Are home sellers in denial?
I ask myself that question when I look at homes for sale in my neighborhood. Given the hype about the collapsing housing
market, I expect to see homes priced 10 percent or 15 percent lower than a couple years ago, when I was in the midst of home shopping.
Instead, best I can tell, home sellers are asking about 2 percent to 4 percent less than they were back then. I grant you that my little survey is
highly unscientific, but I am looking at the same styles of homes in the same neighborhood and I've done the math.
I also will grant you that home sellers today may be negotiating far steeper discounts from their asking price than they were two years ago. But the point is their starting points are not much less.
On the one hand, I understand the psychology of sellers; they don't want to price their houses at the low end for fear they may be giving away too much.
But on the other hand, that strategy seems terribly flawed. Buyers and sellers know what's going on: There are more sellers than buyers, and the buyers are having
trouble getting loans.
I would think sellers want to entice quick interest by pricing the house as low as they could stomach.
In other words, it would be better to price a home low and try to hold to that price than set the price high and allow furious price chopping.
The problem with pricing a house at the high end is that would-be buyers may be scared off.
Here's an example. A couple months ago I toured a house I liked, and I remarked to the
seller's agent that the price seemed a bit high.
She smiled and said I could make an offer that I thought was more reasonable. That was the right thing for her to say, but my honest response would have been something like: "OK. Your price minus 20 percent."
But, it occurred to me, the sellers would be wounded by my low offer, perhaps poisoning any relationship. Maybe, it also occurred to me, they're just unrealistic people the kind you don't want to enter a long period of negotiations with. Maybe it would take a long and painful time for them to arrive at a price in the middle.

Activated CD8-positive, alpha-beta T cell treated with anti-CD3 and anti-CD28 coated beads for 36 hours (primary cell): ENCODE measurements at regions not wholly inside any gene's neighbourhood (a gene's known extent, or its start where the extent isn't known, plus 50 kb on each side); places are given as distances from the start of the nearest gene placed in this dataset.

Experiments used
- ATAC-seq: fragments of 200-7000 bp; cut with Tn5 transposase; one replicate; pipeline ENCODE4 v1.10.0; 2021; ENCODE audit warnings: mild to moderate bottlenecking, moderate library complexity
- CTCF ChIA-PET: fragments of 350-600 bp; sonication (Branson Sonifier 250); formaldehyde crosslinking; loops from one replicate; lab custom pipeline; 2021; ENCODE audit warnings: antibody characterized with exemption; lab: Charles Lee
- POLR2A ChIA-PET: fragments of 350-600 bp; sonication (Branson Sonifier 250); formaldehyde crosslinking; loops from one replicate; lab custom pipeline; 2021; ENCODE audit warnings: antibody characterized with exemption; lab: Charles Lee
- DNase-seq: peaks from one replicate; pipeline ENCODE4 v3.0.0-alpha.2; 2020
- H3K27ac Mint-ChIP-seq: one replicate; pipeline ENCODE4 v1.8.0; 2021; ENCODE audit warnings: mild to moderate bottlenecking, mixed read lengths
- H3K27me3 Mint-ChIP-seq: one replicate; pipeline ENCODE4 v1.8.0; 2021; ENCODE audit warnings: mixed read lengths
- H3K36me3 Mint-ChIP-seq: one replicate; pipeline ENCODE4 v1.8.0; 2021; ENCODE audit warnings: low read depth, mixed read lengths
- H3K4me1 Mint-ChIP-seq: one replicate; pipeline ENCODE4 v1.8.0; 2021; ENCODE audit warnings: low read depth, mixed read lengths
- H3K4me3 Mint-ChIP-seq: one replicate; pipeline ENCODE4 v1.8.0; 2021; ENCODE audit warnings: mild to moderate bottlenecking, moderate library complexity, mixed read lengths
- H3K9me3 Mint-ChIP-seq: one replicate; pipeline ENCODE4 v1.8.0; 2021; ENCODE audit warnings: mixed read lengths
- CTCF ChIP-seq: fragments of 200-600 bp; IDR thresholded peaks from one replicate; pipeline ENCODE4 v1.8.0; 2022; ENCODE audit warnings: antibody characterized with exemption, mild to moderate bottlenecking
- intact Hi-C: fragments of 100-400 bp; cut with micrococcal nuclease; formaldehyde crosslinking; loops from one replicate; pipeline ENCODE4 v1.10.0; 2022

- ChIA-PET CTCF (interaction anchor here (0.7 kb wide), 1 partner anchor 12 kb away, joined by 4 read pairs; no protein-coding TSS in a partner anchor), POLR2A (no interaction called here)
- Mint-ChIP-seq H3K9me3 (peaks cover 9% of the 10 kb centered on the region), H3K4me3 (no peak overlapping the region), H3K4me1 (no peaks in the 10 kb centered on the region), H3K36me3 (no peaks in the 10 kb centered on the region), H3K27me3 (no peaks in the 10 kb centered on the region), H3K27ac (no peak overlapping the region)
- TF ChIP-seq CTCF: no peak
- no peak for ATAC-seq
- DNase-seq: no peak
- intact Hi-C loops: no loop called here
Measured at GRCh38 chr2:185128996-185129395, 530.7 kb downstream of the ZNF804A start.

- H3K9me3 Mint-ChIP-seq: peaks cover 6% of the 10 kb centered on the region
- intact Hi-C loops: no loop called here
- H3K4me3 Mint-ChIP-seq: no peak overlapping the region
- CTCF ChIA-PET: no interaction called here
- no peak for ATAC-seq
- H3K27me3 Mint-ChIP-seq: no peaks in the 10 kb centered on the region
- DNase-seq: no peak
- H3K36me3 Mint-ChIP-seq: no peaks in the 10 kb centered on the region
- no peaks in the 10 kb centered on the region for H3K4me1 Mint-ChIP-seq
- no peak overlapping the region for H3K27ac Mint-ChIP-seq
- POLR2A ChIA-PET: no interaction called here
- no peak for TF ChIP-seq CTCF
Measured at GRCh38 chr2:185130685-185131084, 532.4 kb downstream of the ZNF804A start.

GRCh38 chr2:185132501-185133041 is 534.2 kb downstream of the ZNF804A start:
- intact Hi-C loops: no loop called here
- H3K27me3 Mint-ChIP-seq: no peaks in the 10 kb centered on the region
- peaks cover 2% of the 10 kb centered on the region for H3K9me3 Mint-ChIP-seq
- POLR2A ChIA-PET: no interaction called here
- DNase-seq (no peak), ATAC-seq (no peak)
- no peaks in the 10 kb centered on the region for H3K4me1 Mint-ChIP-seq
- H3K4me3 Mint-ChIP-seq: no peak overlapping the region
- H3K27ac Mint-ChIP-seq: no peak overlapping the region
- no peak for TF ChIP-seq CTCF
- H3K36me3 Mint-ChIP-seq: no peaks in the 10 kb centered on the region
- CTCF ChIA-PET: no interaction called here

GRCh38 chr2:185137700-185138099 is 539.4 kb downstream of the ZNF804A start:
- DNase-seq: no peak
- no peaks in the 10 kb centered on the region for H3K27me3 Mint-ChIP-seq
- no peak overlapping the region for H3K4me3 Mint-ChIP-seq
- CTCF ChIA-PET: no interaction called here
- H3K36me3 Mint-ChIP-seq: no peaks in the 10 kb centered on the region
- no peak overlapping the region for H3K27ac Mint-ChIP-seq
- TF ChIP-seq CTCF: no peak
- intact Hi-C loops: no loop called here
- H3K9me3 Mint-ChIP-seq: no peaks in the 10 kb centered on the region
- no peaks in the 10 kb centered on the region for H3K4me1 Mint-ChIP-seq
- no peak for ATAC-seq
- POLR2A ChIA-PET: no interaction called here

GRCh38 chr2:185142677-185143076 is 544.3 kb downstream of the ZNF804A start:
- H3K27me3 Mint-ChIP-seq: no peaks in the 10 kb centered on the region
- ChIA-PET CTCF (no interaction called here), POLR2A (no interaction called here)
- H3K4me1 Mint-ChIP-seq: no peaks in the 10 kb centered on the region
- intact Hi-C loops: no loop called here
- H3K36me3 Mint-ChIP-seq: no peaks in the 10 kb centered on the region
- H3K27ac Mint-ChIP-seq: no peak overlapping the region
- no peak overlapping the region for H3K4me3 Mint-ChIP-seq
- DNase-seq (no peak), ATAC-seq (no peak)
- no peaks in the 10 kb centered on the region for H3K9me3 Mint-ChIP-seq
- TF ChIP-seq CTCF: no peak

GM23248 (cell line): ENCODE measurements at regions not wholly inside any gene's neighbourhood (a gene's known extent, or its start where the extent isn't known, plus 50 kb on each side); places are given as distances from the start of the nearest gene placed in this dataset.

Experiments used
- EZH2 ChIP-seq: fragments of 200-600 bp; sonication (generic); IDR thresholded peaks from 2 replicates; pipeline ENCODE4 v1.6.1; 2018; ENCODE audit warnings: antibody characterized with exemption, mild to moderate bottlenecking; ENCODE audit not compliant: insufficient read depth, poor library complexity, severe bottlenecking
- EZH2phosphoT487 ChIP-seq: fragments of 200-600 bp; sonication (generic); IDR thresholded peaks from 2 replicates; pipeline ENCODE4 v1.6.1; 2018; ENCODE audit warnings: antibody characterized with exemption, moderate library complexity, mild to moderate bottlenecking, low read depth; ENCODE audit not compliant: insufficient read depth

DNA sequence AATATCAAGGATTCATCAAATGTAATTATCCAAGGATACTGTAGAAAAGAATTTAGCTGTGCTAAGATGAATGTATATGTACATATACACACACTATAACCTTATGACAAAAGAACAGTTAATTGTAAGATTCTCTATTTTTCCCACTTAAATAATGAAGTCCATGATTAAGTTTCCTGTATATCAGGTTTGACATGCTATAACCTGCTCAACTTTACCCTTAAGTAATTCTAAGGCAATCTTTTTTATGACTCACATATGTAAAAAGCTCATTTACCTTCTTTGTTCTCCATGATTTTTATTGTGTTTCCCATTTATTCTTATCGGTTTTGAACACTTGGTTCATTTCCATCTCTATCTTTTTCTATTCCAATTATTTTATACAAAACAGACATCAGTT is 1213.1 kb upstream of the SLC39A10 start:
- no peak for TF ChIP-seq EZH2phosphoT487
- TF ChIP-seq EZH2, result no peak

I just didn't want to get started. Instead, I said "No, thanks" and walked out.
So, I'm left to wonder: If home sellers still are asking relatively high prices, does that mean home sales and prices are more buoyant than I thought? The numbers sure don't imply that. The number of homes that changed hands in December swooned 66 percent from a year earlier. The median price of $510,000 was down 7 percent and well down from the peak of $585,000 earlier in 2007.
The S & P;/Case-Shiller Home Price Index that measures individual home prices said they were down almost 9 percent in October in Los Angeles. You could argue that the price declines are in the single digits, not double digits, but they're clearly headed down and picking up speed.
Instead, I think sellers are in denial. They just can't bring themselves to cut their price by 10 percent or so. They're missing potential sales by failing to reduce prices.
By the way, that home I liked is still for sale. For the same asking price.
Charles Crumpley is editor of the Business Journal. He can be reached at firstname.lastname@example.org .
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